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Can I Manage Prolapse without going under the knife?

Updated: Sep 7


5 easy to do TIPS to improve Prolapse symptoms


Pelvic Organ Prolapse definition is 'a slipping of the pelvic organs out of place'. This can be a slipping of your bladder, urethra, uterus or your bowel or a combination of more than one organ.



Women often describe it as a feeling of a golf ball in their vagina, a heaviness or dragging feeling a bulge down below or sometimes needing to use their thumb to help empty their bowel or bladder properly.


50% of women who have had a vaginal delivery will suffer from some degree of genital prolapse by the age 50. This percentage of women having prolapse then increases with age until over 80% by the age of 80.

Prolapse occurs where there is a defect in the pelvic fascia or the pelvic floor muscles or most frequently a defect of both fascia and muscle.


Risk factors that will increase your likelihood of developing prolapse are

Multiple vagina deliveries,

forceps delivery,

a long second stage,

a 3rd or 4th degree tear,

having a high BMI,

or suffering from chronic constipation.


Prolapse is unfortunately a very common problem for women.

Although prolapse is not a life threatening complaint it very commonly causes a reduced quality of life and bothersome symptoms-


Below are my 5 tips


Tip #1 - Do not stop the exercise you love but seek help so you can to do it safely.


IF YOU ARE SUFFERING FROM URINARY INCONTINENCE OR HEAVINESS, DRAGGING OR A BULGE FEELING WITH EXERCISE SEEK ADVICE FROM A Pelvic Health Physiotherapist ON HOW THIS CAN BE MANAGED SO THAT YOU CAN RETURN TO THE SPORT THAT YOU LOVE


Do not grip with your abdominals during sport.

Being able to control intra-abdominal pressure during exercise is important when you have a prolapse.

watch the video below of the chicken being squeezed producing a bulge in his bottom it represents what happens if you grip your abdominals too tightly and therefore produce excesse intra-abdominal pressure and combined with inadequate support from your pelvic floor/pelvic fascia produces prolapse. Or a different way of describing it would be if you squeeze a balloon too tightly (like gripping your abdominals) it will bulge out at the bottom of the balloon similar to putting strain on your pelvic organs and this excess pressure may make the prolapse worse.

Make sure you keep your tummy soft during exercise and this will minimise the downward pressure.

Avoiding holding your breath during exercise. Instead of breath holding breath out during the hardest part of an exercise/or whilst lifting and this will help reduce intra-abdominal pressure and therefore reduce pressure on your prolapse.


If in doubt, or until you seek advice from a Pelvic Health Physiotherapist, the forms of exercise which are low impact , such as swimming or cycling, are recommended as they are unlikely to increase your prolapse symptoms



Tip #2 - Pelvic Floor Exercises. Optimise coordination, strength and length


Make sure you maintain a strong coordinated pelvic-floor. The pelvic floor muscles support the pelvic organs and if they are weak, uncoordinated or are constantly contracted and so are not functioning normally this can worsen bothersome symptoms of prolapse. You should continue to do pelvic floor exercises daily for life. Many women do not do pelvic floor exercises correctly. Check with your nearest Pelvic Health Physiotherapist to make sure you are doing them right,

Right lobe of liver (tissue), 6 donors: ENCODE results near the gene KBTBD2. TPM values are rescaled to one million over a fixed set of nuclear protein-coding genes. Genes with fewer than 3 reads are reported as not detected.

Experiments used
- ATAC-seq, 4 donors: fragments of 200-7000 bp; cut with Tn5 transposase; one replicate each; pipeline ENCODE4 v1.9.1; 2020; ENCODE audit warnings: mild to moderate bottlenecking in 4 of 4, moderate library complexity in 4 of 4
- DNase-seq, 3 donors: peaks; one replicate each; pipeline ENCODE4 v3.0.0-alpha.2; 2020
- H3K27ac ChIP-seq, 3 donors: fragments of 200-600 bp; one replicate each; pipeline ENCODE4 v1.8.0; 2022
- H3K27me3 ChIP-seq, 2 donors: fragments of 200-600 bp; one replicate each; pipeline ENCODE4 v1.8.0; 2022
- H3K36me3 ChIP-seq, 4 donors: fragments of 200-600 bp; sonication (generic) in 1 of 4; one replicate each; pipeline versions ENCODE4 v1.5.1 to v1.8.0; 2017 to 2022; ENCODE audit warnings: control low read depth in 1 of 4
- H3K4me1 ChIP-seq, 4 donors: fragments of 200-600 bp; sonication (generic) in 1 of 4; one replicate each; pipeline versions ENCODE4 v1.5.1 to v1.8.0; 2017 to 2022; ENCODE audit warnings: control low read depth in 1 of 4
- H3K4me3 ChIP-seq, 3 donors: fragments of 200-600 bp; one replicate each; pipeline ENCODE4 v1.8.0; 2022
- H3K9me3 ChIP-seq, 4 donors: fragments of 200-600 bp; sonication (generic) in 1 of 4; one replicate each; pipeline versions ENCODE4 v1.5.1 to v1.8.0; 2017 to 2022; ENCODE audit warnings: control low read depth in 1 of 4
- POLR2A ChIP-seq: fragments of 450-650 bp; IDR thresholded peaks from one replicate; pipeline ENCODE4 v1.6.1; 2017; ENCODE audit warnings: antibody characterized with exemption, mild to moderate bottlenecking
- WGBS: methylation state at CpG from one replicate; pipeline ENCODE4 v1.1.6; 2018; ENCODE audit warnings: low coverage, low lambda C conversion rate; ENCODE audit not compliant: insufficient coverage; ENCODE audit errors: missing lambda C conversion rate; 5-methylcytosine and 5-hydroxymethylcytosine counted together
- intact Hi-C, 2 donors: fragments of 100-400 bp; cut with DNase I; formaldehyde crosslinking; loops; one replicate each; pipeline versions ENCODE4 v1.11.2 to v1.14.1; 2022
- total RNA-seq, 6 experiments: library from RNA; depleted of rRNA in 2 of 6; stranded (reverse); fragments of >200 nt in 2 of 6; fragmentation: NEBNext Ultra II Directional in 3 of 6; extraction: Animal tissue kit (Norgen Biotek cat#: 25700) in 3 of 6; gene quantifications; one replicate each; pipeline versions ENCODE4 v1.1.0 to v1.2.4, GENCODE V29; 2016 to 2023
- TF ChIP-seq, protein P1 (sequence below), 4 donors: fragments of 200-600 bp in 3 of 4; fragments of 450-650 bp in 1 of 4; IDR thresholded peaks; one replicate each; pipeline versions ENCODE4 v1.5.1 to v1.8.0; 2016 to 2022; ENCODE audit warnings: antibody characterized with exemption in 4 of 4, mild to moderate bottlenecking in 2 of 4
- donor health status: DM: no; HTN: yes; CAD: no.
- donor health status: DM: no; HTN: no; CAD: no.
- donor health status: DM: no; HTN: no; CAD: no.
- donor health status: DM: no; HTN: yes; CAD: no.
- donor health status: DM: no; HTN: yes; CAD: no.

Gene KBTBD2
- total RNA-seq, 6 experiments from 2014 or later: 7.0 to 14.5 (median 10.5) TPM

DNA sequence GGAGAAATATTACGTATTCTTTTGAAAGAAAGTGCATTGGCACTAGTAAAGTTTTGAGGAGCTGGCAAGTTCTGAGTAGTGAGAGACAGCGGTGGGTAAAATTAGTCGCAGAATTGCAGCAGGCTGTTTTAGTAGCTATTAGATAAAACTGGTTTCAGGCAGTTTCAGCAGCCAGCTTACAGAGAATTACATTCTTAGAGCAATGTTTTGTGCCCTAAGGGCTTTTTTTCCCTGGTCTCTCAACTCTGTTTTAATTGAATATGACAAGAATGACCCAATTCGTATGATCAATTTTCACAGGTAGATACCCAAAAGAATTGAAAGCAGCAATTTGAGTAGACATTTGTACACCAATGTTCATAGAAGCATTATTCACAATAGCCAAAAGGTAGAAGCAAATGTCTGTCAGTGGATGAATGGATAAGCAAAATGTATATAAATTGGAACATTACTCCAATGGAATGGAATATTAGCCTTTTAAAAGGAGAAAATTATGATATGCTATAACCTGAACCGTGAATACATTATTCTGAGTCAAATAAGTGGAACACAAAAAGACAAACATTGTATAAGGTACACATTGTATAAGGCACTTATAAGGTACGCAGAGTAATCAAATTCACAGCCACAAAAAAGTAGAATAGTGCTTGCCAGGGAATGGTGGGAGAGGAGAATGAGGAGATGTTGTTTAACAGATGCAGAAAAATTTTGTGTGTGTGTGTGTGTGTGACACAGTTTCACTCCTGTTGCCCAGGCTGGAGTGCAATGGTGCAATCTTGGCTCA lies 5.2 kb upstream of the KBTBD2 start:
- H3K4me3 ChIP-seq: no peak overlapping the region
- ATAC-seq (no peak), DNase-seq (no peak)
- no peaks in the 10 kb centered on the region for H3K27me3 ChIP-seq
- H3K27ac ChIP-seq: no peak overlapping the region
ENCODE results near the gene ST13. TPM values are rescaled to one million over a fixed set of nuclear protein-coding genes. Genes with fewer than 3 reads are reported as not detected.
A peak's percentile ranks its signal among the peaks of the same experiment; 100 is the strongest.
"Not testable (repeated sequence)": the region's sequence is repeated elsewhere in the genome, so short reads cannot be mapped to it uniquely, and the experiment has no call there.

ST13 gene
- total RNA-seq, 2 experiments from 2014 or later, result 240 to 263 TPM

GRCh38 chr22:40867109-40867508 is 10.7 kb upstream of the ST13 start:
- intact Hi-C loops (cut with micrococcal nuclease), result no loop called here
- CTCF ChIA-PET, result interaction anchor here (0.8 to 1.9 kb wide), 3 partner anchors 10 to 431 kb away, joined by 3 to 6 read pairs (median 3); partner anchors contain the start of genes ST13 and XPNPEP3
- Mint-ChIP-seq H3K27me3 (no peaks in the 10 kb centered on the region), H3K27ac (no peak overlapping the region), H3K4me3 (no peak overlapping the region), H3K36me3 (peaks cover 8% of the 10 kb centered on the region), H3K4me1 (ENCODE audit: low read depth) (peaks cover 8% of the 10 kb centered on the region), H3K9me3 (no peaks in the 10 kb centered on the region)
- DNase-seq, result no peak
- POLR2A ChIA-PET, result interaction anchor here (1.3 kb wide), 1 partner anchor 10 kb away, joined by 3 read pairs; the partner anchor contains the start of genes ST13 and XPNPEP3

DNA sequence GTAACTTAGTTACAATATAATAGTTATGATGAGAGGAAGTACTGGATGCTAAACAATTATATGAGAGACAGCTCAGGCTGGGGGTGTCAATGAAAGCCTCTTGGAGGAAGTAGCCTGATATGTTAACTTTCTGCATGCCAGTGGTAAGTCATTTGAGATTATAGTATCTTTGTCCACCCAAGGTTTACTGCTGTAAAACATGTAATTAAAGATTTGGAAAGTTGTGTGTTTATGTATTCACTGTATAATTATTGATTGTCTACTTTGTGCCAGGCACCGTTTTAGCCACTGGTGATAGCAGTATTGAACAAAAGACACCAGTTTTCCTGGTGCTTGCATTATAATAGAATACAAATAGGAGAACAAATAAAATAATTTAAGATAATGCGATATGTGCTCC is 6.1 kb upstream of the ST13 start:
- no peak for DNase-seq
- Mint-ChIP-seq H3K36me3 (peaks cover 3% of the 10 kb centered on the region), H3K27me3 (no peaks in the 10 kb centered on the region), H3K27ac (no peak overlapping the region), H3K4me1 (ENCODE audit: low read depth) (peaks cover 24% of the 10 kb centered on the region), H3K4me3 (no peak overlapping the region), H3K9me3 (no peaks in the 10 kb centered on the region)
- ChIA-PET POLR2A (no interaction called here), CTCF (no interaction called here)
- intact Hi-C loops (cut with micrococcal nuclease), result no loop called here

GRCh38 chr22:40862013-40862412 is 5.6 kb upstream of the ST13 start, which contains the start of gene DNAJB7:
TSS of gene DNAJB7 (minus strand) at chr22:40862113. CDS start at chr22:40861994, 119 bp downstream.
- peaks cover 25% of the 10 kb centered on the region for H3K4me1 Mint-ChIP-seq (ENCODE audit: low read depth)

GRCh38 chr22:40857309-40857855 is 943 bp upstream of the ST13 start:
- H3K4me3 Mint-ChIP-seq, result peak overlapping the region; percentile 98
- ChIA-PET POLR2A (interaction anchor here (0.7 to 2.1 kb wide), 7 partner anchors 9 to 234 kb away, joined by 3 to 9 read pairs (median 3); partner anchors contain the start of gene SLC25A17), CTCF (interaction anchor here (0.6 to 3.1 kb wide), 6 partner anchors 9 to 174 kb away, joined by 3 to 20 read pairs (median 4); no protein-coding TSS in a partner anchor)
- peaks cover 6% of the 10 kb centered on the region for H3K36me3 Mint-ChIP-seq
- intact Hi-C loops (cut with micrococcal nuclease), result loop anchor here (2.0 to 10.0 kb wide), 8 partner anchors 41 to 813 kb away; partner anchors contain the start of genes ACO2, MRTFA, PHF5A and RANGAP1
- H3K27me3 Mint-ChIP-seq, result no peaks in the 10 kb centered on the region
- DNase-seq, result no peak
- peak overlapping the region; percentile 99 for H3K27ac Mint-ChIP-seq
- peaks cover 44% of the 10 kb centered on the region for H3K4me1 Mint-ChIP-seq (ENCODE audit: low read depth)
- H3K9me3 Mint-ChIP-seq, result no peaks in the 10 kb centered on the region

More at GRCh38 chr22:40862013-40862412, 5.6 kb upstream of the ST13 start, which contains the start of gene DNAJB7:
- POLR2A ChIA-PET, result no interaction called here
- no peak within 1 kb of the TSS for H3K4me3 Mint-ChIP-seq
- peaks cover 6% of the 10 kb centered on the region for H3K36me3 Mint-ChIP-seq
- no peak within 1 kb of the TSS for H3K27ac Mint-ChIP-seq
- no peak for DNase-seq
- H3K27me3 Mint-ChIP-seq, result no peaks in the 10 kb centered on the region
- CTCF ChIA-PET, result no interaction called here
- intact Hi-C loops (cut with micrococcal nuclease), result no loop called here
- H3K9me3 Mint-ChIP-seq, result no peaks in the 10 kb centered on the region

Tip #3 - Maintain a healthy weight.



Studies show that the heavier you are the more likely you will suffer from prolapse and the more likely your symptoms will worsen over time. If you have a high BMI you increase the amount of pressure down onto the prolapse. If you are struggling to maintain a healthy weight seek help from your GP who will be able to signpost you to professionals who can help you with this.



Tip #4 - Consider other conservative options.



An alternative treatments to help reduce or resolve symptoms of prolapse is wearing a silicon pessary. These pessaries are made of medical grade silicon and come in lots of different designs depending on what severity and type of prolapse you suffer from. Some can be left in for 3 months and your medical provider will check and changes them whilst others can be self managed by the patient and some only worn for certain sporting activities. Some you can have sex whilst they are inserted whilst others you cannot. Pessaries are not just for older women and can be an effective management option of prolapse for many women including pregnant or post-natal ladies.

EVB shorts are a type of shorts designed to support your pelvic organs during sport and everyday living which is an alternative to wearing a pessary or some women will wear both.


Tip #5 -Avoid straining on the loo (constipation) Moo when you Poo!!!!!!


Having to strain on the toilet to empty your bowels puts strain on the fascia support in your pelvic and continual strain can make you more at risk of worsening or causing prolapse. To avoid straining use a squatty potty stool and allow your abdomen to swell with a gentle pressure down below to initate the bowel movement and then let the stool move without straining. Making the sound MOO when you POO rather than the sound EEE will encourage you to avoid straining.

Eat plenty of fibre and drink 2 litres of fluid a day to avoid hard pellet stools. If you are struggling with constipation speak your GP or pharmacist who can advice you on taking stool softeners.


MAKE AN APPOINTMENT TODAY PRIORITISE YOUR HEALTH AND WELLBEING.


DO NOT SUFFER WITH PROLAPSE SYMPTOMS WHEN THEY CAN BE IMPROVED OR RESOLVED.

Make an appointment to see a Pelvic Health Physiotherapist or your GP.

To contact Pelvic Physio Guernsey email pelvicphysioguernsey@outlook.com








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